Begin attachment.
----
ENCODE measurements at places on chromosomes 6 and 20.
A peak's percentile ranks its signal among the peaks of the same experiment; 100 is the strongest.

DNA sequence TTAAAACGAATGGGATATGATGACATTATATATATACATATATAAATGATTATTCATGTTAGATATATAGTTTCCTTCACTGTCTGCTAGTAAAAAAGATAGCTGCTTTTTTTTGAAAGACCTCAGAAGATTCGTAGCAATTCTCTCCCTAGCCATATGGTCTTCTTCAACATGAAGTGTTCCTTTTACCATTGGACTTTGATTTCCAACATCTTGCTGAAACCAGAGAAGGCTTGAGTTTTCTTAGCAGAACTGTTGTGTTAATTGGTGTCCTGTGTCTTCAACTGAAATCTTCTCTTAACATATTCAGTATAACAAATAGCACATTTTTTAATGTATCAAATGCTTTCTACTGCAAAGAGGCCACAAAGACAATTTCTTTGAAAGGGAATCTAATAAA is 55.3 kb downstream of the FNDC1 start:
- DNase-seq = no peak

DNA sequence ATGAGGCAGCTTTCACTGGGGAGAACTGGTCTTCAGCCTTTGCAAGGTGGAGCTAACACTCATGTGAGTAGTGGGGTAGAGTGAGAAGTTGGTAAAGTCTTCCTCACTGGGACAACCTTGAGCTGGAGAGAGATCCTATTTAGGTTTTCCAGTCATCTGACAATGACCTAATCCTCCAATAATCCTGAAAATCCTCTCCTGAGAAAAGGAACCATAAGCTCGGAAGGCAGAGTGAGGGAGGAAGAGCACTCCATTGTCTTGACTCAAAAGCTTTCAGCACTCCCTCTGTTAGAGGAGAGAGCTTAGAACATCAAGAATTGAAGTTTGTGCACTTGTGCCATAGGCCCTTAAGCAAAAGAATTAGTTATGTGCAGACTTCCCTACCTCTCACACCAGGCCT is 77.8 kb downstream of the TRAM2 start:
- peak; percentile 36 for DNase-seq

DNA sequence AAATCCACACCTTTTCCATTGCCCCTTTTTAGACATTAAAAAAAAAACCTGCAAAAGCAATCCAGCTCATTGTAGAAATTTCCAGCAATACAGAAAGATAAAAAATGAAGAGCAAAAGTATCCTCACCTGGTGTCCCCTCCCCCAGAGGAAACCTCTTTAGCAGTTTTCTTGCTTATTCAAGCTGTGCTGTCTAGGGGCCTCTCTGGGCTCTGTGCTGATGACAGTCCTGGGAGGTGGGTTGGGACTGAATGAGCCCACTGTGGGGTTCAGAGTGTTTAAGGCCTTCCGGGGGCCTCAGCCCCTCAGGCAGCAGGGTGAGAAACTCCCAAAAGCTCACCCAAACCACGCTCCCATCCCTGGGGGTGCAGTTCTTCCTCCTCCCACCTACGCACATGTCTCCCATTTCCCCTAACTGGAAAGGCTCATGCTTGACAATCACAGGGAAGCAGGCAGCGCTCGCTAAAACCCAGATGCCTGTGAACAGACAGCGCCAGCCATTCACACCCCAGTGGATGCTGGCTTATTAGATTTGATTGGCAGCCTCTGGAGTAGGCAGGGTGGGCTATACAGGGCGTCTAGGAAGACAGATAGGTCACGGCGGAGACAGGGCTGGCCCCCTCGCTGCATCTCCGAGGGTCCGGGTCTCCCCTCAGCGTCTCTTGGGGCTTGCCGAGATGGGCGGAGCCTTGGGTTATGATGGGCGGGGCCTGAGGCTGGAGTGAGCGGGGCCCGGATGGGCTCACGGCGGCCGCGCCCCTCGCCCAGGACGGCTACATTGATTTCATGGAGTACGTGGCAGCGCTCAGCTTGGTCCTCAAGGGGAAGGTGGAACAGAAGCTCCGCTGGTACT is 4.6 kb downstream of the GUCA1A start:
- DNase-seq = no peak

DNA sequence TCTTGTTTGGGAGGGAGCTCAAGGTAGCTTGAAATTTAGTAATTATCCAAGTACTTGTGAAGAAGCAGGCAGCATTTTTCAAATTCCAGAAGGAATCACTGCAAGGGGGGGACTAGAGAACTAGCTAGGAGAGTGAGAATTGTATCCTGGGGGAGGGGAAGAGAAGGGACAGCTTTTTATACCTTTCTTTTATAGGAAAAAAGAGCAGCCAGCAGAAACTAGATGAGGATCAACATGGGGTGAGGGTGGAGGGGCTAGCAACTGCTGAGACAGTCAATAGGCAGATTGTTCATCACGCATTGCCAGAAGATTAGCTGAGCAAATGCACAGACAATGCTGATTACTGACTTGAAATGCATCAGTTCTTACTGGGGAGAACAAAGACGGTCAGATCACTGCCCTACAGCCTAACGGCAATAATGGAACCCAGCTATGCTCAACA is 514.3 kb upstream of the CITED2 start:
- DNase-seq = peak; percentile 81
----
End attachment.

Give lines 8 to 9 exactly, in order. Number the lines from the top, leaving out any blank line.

- DNase-seq = no peak

DNA sequence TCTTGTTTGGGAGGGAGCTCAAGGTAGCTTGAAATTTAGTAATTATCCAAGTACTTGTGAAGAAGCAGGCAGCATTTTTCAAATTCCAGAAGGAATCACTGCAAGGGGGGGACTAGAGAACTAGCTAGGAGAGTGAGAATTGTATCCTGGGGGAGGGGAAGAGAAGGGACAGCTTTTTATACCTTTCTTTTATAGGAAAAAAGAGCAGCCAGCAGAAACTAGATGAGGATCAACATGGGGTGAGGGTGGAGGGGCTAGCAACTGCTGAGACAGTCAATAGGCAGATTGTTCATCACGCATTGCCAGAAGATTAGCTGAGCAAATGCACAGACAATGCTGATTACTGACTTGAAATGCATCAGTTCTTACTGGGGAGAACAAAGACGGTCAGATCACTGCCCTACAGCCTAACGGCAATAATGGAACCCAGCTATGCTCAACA is 514.3 kb upstream of the CITED2 start: